by | Nov 21, 2008 | Detroit Free Press | 0 comments

WEST LAFAYETTE, Ind. — Last time I looked, the NCAA tournament was a sporting event, not a shower. But you listen to the Michigan Wolverines in these suddenly losing times, and they act as if the post-season will rinse away their troubles and leave them smelling like a champion. “Something about being in the tournament,” Terry Mills said Sunday afternoon as he slipped on his coat. “You get there, everything moves up a notch.”

Then again, you could say the same thing about the electric chair. The fact is, pointing to the post-season future is awfully convenient, especially when you’re losing in the regular-season present.

On Sunday, Mills was talking in the quiet hallways of Mackey Arena, where U-M had just officially been squashed from any Big Ten title hopes with a last-second 79-77 defeat by the Boilermakers.

It was a low moment, the Wolverines’ sixth loss in the conference, their second in a row. Odds are they will finish third or maybe fourth in the final standings. Only two of the five starters are making serious contributions.

Still, they talk of blue skies, of better days. How important is the Big Ten title anyhow? A few minor adjustments, and come the NCAAs, we’ll be back to the magic.

Now. I could be wrong. But I’m a present guy. I don’t figure to wake up tomorrow looking like Robert De Niro when I don’t look like him today.

And right now, the Wolverines don’t look like they’re going to be storming any castle of hoopdom. Or haven’t you watched them drop three of their last four games?

True, the last two were to good opponents (Michigan State and Purdue). True, both games were on the road. But, hey. The mark of this Michigan team, its strength really, was supposed to be its poise and cool in the BIG GAME. Defending national champs, right? They find a way to win.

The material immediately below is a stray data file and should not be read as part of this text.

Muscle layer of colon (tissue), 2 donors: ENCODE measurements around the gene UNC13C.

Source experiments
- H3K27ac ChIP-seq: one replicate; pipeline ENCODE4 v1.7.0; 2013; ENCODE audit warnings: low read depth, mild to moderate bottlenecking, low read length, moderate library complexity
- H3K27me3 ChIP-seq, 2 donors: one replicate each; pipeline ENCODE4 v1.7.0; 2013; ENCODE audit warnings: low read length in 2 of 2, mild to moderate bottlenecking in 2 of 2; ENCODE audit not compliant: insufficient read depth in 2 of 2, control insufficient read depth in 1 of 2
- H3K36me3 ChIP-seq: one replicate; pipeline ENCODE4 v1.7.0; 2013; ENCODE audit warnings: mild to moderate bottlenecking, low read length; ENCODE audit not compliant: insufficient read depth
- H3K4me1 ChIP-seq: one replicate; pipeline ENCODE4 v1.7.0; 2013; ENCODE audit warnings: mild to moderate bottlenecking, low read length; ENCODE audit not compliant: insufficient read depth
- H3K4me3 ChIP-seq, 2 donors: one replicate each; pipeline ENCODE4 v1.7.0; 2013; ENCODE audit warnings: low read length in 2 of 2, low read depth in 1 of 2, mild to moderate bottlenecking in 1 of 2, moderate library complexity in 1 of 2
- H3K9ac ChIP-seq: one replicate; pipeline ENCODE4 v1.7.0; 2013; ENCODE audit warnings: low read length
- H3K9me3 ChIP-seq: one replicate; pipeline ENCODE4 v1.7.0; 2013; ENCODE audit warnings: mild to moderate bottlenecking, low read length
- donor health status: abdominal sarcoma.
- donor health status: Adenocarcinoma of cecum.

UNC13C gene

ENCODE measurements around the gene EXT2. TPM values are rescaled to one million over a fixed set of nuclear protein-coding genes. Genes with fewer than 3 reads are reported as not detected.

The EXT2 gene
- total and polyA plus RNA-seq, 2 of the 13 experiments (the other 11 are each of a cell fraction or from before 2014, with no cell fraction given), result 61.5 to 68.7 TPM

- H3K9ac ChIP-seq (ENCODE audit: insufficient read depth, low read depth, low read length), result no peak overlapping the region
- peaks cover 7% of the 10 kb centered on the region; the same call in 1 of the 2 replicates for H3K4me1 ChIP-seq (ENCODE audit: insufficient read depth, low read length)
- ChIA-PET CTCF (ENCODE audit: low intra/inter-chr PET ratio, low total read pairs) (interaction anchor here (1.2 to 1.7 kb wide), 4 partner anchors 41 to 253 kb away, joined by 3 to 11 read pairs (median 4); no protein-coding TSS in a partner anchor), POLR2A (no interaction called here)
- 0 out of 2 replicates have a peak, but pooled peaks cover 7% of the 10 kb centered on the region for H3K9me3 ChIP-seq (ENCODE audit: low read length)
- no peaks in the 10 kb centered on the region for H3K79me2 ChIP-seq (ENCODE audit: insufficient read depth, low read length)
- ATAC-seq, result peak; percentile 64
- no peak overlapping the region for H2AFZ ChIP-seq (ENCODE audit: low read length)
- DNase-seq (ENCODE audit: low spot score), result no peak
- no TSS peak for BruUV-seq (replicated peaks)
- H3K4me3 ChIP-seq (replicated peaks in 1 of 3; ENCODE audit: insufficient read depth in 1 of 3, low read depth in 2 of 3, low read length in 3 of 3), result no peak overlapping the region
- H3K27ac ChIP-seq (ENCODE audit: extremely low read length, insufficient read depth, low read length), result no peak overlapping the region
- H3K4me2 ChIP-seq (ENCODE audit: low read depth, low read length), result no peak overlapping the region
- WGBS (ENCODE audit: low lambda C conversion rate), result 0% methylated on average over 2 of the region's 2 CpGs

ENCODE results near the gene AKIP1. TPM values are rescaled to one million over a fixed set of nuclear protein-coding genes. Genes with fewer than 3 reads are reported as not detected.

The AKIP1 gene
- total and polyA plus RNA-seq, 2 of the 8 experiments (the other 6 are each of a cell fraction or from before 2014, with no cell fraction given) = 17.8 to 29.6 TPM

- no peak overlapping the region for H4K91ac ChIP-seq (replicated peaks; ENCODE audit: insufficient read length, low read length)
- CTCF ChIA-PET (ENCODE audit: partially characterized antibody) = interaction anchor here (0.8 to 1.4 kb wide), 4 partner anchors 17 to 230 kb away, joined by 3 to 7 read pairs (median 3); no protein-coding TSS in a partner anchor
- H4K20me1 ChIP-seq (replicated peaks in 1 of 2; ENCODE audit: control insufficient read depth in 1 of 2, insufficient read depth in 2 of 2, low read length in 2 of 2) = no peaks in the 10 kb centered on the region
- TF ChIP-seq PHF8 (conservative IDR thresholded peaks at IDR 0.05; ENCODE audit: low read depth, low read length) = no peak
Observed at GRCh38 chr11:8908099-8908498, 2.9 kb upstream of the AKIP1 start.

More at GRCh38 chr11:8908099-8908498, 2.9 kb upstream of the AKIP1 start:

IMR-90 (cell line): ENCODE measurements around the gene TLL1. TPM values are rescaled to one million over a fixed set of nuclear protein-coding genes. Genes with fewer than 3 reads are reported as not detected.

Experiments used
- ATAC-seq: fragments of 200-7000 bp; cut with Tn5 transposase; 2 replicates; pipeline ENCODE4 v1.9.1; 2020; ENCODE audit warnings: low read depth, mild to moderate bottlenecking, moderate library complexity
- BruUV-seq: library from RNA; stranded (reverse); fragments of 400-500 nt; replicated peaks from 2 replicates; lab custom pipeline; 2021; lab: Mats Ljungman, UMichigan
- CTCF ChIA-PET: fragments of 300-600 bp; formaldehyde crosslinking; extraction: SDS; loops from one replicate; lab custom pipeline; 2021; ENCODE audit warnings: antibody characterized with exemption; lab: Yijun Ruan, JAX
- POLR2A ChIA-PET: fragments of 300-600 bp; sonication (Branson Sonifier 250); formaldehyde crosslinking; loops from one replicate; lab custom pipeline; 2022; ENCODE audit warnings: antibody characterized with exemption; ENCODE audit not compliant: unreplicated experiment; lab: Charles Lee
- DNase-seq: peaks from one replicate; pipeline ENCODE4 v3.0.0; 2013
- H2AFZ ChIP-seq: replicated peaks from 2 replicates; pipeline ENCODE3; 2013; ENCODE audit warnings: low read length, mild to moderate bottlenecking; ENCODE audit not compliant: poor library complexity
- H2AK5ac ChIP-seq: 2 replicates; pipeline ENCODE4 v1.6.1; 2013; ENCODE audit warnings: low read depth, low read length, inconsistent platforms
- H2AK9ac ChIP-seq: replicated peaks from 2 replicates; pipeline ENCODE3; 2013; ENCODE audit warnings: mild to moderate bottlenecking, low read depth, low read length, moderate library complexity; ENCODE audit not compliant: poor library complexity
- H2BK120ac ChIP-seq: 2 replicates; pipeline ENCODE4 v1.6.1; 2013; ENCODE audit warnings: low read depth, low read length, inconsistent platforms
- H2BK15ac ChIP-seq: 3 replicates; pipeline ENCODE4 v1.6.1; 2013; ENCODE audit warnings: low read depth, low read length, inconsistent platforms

So where is it? What progress?

It wasn’t here on Sunday. Not when Rumeal Robinson uncharacteristically missed two free throws in the final two minutes. Not when Mike Griffin’s attempted in-bounds pass with two seconds left went smack off the hands of Chuckie White. Not when the U-M defense had serious trouble defending the easiest of lob passes in to Purdue center Steve Schefler, a man who believes if you can’t count the threads in the net, you’re not close enough to shoot it. He finished with 26 points.

Still, this is what coach Steve Fisher said after the game: “We made some progress today. We did some things we wanted to do. We’re marching towards the tournament.”

Marching? Losing three of their last four? Maybe walking would be a better word. Or hopping. On one leg. Is that what Fisher meant?

Or maybe he knows something we don’t.

The truth is, you can look at the Michigan situation two ways.
* 1. They hardly seem to be the well-oiled machine they were when they won the national championship last year. They’ll get to the tournament and be defeated early. Or. . . .
* 2. This is just like last year. They had almost the same amount of losses and only finished third in the conference. And they still won it all. So what are you worried about?

Make the call.

Is the glass half-empty or half-full? A question of balance